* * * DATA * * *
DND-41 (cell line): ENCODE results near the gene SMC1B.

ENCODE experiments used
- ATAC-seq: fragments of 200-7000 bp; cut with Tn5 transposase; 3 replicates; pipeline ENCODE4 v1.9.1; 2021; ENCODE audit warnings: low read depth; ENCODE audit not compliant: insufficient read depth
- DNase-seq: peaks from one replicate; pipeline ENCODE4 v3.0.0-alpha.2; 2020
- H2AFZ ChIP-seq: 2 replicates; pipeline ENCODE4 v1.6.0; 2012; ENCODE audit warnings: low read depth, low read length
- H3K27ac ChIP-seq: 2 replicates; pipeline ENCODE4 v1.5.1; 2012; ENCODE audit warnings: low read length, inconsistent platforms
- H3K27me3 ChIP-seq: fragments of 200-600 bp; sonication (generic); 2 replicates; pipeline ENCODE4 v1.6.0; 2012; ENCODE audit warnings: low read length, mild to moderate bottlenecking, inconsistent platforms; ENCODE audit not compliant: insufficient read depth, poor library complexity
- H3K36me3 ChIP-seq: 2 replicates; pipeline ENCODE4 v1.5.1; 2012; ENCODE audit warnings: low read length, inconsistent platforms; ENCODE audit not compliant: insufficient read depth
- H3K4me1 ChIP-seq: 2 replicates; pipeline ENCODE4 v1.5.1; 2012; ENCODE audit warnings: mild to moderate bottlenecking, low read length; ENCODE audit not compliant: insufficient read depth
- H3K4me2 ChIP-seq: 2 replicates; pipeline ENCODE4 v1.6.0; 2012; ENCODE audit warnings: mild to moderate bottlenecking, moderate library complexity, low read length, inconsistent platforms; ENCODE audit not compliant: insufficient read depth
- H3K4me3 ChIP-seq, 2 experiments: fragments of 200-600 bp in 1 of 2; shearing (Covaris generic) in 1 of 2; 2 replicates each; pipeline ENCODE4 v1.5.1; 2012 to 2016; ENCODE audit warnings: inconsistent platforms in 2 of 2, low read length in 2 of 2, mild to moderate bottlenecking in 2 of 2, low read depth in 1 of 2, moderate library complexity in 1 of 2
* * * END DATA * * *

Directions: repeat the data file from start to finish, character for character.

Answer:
DND-41 (cell line): ENCODE results near the gene SMC1B.

ENCODE experiments used
- ATAC-seq: fragments of 200-7000 bp; cut with Tn5 transposase; 3 replicates; pipeline ENCODE4 v1.9.1; 2021; ENCODE audit warnings: low read depth; ENCODE audit not compliant: insufficient read depth
- DNase-seq: peaks from one replicate; pipeline ENCODE4 v3.0.0-alpha.2; 2020
- H2AFZ ChIP-seq: 2 replicates; pipeline ENCODE4 v1.6.0; 2012; ENCODE audit warnings: low read depth, low read length
- H3K27ac ChIP-seq: 2 replicates; pipeline ENCODE4 v1.5.1; 2012; ENCODE audit warnings: low read length, inconsistent platforms
- H3K27me3 ChIP-seq: fragments of 200-600 bp; sonication (generic); 2 replicates; pipeline ENCODE4 v1.6.0; 2012; ENCODE audit warnings: low read length, mild to moderate bottlenecking, inconsistent platforms; ENCODE audit not compliant: insufficient read depth, poor library complexity
- H3K36me3 ChIP-seq: 2 replicates; pipeline ENCODE4 v1.5.1; 2012; ENCODE audit warnings: low read length, inconsistent platforms; ENCODE audit not compliant: insufficient read depth
- H3K4me1 ChIP-seq: 2 replicates; pipeline ENCODE4 v1.5.1; 2012; ENCODE audit warnings: mild to moderate bottlenecking, low read length; ENCODE audit not compliant: insufficient read depth
- H3K4me2 ChIP-seq: 2 replicates; pipeline ENCODE4 v1.6.0; 2012; ENCODE audit warnings: mild to moderate bottlenecking, moderate library complexity, low read length, inconsistent platforms; ENCODE audit not compliant: insufficient read depth
- H3K4me3 ChIP-seq, 2 experiments: fragments of 200-600 bp in 1 of 2; shearing (Covaris generic) in 1 of 2; 2 replicates each; pipeline ENCODE4 v1.5.1; 2012 to 2016; ENCODE audit warnings: inconsistent platforms in 2 of 2, low read length in 2 of 2, mild to moderate bottlenecking in 2 of 2, low read depth in 1 of 2, moderate library complexity in 1 of 2